Daniel Levitin (daniellevitin) Fri 24 Oct 08 19:50
 Hugh, you sound like someone for whom all the joy has gone out of making music, and I feel sorry for you. I know lots of musicians who are at the top of their field and they love what they do, unselfcritically, and look upon each performance as a priviledge, an opportunity to reach people, and to grow. What you wrote might apply to you, but I don't think that the non-musician readers here should assume that all musicians share that feeling.
Scott Underwood (esau) Sat 25 Oct 08 11:35
It's funny, I've known musicians of all stripes. Those who with musical "day-jobs" that are quite separate from their efforts at self- expression (art, if you will), and others who seem to still get joy out of playing weddings or cruise ships. Likewise, in matters of taste, those who soak up everything and those whose experience has led them to a narrower view that vehemently excludes all but their own passions (these have often been skilled jazz or classical musicians).
Scott Underwood (esau) Sat 25 Oct 08 11:42
I've just read a fascinating article in the November Harper's, a review of two books about "the invention of the blues" and a CD of early blues records by "phantoms," artists about whom no information is known. But the article largely describes the obsessive white collectors (including the guitarist John Fahey) who gathered and preserved these early sides. Two things stood out. The first was a parenthetical aside: "the early blues was almost never played in a minor key." There goes one of my cultural assumptions. The other is that the blues are somehow "pure" expressions from a folk tradition, luckily caught on record, and not deliberate art in the sense we reserve for Beethoven and Coltrane. Bluesmen like Robert Johnson learned their craft from recordings as much as each other. The author writes, Songs like that were not made for dancing. Not even for singing along. They were made for listening. For grown-ups. They were chamber compositions.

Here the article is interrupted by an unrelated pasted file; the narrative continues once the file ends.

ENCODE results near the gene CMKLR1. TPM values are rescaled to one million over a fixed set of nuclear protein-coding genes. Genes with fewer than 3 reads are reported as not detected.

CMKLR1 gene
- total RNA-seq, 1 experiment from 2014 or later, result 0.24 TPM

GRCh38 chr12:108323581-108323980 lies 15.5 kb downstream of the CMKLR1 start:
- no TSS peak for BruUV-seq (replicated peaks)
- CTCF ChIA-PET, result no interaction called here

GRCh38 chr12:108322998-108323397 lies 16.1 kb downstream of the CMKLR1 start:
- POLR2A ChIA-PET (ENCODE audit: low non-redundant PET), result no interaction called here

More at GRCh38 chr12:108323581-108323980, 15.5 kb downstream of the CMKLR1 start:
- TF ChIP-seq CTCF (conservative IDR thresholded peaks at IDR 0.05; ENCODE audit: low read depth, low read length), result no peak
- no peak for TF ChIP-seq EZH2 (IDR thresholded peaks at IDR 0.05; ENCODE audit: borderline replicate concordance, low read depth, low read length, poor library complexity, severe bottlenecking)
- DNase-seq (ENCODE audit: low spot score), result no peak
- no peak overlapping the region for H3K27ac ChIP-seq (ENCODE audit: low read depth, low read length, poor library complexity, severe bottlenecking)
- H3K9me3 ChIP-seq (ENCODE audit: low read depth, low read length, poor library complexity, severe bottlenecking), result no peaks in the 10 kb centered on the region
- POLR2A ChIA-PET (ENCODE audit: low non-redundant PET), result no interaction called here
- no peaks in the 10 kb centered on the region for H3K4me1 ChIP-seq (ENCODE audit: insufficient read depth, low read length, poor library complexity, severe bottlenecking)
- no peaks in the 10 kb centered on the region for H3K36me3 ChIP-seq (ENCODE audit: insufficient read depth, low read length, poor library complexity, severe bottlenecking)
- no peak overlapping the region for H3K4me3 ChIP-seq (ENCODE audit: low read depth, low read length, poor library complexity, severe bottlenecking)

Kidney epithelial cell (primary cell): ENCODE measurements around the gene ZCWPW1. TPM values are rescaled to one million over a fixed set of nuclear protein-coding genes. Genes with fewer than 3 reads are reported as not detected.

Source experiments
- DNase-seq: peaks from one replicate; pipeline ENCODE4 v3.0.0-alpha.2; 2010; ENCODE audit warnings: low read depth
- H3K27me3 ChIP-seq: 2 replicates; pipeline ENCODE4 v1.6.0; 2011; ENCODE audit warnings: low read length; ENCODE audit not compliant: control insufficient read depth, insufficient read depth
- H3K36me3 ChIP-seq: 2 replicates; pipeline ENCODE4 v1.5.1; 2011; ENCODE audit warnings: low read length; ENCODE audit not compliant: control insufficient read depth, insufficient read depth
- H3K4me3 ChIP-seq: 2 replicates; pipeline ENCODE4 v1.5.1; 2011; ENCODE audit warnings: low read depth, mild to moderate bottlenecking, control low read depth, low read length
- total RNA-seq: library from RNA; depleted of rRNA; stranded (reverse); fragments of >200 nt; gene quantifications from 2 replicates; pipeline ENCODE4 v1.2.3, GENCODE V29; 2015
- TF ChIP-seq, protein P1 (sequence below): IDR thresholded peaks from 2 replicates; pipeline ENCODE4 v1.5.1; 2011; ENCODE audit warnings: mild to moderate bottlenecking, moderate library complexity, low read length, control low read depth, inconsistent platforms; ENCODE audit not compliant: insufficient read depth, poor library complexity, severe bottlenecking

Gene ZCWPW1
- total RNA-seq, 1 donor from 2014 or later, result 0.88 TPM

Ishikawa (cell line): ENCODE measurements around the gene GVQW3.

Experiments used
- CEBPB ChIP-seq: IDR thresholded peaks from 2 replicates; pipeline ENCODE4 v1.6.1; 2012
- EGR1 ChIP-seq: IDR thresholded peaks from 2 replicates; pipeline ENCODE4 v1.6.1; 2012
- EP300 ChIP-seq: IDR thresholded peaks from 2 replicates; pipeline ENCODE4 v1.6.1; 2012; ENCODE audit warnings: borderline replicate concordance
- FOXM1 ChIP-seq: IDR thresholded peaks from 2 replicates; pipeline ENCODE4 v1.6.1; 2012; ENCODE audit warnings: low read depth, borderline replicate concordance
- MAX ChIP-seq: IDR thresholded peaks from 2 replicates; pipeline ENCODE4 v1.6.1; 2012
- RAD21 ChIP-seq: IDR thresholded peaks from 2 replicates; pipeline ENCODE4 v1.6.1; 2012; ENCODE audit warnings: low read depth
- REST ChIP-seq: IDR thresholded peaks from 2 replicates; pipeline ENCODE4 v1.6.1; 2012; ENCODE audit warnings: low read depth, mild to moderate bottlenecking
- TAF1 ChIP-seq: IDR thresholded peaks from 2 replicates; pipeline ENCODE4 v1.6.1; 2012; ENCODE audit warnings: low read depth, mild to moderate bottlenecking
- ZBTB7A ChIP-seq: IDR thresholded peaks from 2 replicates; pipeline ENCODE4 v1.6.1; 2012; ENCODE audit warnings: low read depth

Ed Ward (captward) Sat 25 Oct 08 12:22
But if you couldn't play a dance, you couldn't make a living. Not many chamber recitals amoung country black folk in the '30s, I'd bet.
Scott Underwood (esau) Sat 25 Oct 08 12:46
I believe Robert Johnson could play all sorts of things, and played street corners as well as dances. But what he recorded wasn't how he made his living. And his "living" was mostly on the move, staying with friends and strangers and playing for meals; at least, my impression of itinerant blues musicians doesn't involve royalty checks.
Ed Ward (captward) Sat 25 Oct 08 12:51
Yeah, that's how I understood it.
Sharon Brogan (sbmontana) Sat 25 Oct 08 13:44
Wow. 'Playing for Change' -- interview on Bill Moyers: <http://www.pbs.org/moyers/journal/10242008/profile2.html> <http://www.pbs.org/moyers/journal/10242008/profile2.html> This had me up dancing in my livingroom.
Scott Underwood (esau) Sat 25 Oct 08 22:54
That is a pointer to an 18-minute episode of Moyers interviewing MArk Johnson, codirector of Playing for Change, http://playingforchange.com. It's a documentary that "brings together musicians from around the world blues singers in a waterlogged New Orleans, chamber groups in Moscow, a South African choir to collaborate on songs familiar and new, in the effort to foster a new, greater understanding of our commonality." Thanks for the pointer.
Bryan Higgins (bryan) Mon 27 Oct 08 17:44
Daniel, I enjoyed the final chapters of "Six Songs," especially the discussion of ritual. I did find one erratum in the description of "Pomp and Circumstance": The first fifteen notes are all stepwise and then the sixteenth note of the piece takes a large ascending leap of a perfect fourth immediately followed by a falling perfect fifth, a move that grabs our attention. There are in fact a couple of falls of a fourth before that, between notes 4 and 5 and notes 10 and 11. Probably you meant there are two jumps in a row for the first time at the point you mention.
Daniel Levitin (daniellevitin) Mon 27 Oct 08 18:18